Alessia Cara’s Ode to Single Life plus 12 other new songs

Alessia Cara writes skilful, clever and elegantly melodic songs. On his new album, “In the Meantime”, there is a lot of post-breakup ambivalence, trying to balance loneliness and loneliness against conflicting relationships; most of the music leans retro, towards neo-soul, reggae and bossa nova. But the last track on the album, “Apartment Song”, finds the possibility of releasing, as Cara sings it, “Got no lover / but the color of the sky tonight is so nice I don’t mind”. Pure musicality is her way forward: a two-chord groove that hints at “Genius of Love”, transporting her into a blissful coda of her own wordless a cappella harmonies. JON PARELES

Excavation of the Soul, Senior Edition. J. Cole’s new song – which borrows the beat from Drake’s recent “Pipe Down” – grapples with familiar demons: is he one of the greatest of this generation? Should he be worried if he is? Or if it is perceived as such? He assesses himself with an almost cold and clear eye:

Maybe deep down I’m afraid of my brightness
So when you see me on the red carpets I move awkwardly
Posing all nervous, afraid of judgment
And the idea of ​​showing my day too much is disgusting

But Cole has traveled this territory enough to make it clear that Internal Calculus is where he gets his strength, not the answer to any of those questions. He raps patiently and calmly. In the video, he’s wearing Crocs (and not the cool ones). He looks very comfortable. JON CARAMANICA

Soul Excavation, Junior Edition. The lyrical vanity that unites the verses of young New York rappers Wiki and Navy Blue (which also produced the dusty gallop of a track) is unexpected and refreshing: “When I was born my mom said I didn’t not bad, ”Navy Blue raps, and Wiki echoes the sentiment moments later. It is the humblest of boasting, a statement of purpose and connection to the earth itself. CARAMANIC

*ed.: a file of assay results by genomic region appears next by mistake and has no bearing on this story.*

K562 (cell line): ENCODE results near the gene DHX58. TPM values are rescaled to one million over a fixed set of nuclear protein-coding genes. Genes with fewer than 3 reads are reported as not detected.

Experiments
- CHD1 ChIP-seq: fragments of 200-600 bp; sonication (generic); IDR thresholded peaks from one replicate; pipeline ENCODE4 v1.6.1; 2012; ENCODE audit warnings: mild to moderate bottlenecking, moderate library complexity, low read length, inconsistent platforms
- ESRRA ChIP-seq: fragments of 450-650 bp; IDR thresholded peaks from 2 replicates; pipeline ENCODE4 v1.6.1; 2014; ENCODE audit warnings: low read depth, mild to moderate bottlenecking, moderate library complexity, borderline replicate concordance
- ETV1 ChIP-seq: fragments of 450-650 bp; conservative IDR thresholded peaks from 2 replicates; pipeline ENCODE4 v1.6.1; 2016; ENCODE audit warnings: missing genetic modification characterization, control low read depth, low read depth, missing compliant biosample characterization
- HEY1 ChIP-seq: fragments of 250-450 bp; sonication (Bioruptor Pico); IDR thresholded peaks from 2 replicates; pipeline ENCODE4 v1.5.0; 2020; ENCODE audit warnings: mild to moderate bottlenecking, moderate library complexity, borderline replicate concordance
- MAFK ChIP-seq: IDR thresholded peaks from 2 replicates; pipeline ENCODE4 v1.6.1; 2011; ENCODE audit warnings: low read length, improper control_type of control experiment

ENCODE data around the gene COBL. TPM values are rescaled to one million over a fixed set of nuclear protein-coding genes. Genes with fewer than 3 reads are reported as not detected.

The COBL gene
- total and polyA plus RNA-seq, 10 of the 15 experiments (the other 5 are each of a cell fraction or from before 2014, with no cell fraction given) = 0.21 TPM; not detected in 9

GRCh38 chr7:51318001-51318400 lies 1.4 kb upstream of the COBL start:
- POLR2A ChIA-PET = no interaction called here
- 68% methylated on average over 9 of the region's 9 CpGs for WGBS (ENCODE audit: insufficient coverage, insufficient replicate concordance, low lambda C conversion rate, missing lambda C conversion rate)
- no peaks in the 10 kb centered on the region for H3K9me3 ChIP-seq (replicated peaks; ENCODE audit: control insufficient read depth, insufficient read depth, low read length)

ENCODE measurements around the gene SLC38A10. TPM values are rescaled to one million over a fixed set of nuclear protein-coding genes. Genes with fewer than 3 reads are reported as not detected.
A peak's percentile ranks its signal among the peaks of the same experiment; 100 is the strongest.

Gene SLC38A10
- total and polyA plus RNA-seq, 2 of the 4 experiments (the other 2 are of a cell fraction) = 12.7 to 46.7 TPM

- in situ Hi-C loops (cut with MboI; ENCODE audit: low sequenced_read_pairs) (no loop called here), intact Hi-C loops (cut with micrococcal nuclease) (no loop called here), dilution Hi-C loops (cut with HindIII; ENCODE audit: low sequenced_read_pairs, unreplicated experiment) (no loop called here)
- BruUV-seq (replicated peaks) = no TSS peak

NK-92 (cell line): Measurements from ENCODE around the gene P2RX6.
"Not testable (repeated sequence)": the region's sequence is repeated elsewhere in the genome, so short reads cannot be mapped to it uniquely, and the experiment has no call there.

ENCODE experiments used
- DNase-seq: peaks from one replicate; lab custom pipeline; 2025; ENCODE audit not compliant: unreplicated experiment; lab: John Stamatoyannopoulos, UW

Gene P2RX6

Can K-pop and Max Martin transport Coldplay to the 2020s? It is doubtful. Everyone makes great efforts in “My Universe”, concocted by a platoon of collaborators. The rhythm is booming and metronomic, under the cosmic reverberation of Coldplay; BTS raps and sings in Korean and English as Chris Martin draws, once again, to metaphors from astronomy and physics, promising “You are my Universe” and praising “the infinite within with your eyes ”. The trail is smooth, careful and joyless. PARÉLES

Plinks, bursts of static and impassive words from Charlotte Adigéry – “Thank you very much for taking the time to tell me this. It is a real revelation. »- arrive on a vintage electro noise which distorts through equalizations and assorted mixes. It’s a deeply sardonic salvo that, in a better world, would annihilate mansplaining once and for all. PARÉLES

A jagged escape into hell, DJ Lag and Lady Du’s “Lucifer” commands you to listen augurally. DJ Lag is the revolutionary ancestor of gqom, an electronic genre born in the townships of Durban, South Africa. Here he is joined by Lady Du, a luminary of amapiano, a South African house style that has caught on into the mainstream in recent years. On the first single from Lag’s debut album, dark synths, spinning engines and piercing sirens merge into a premonitory vision of the exciting future of South African electronic music. ISABELIA HERRERA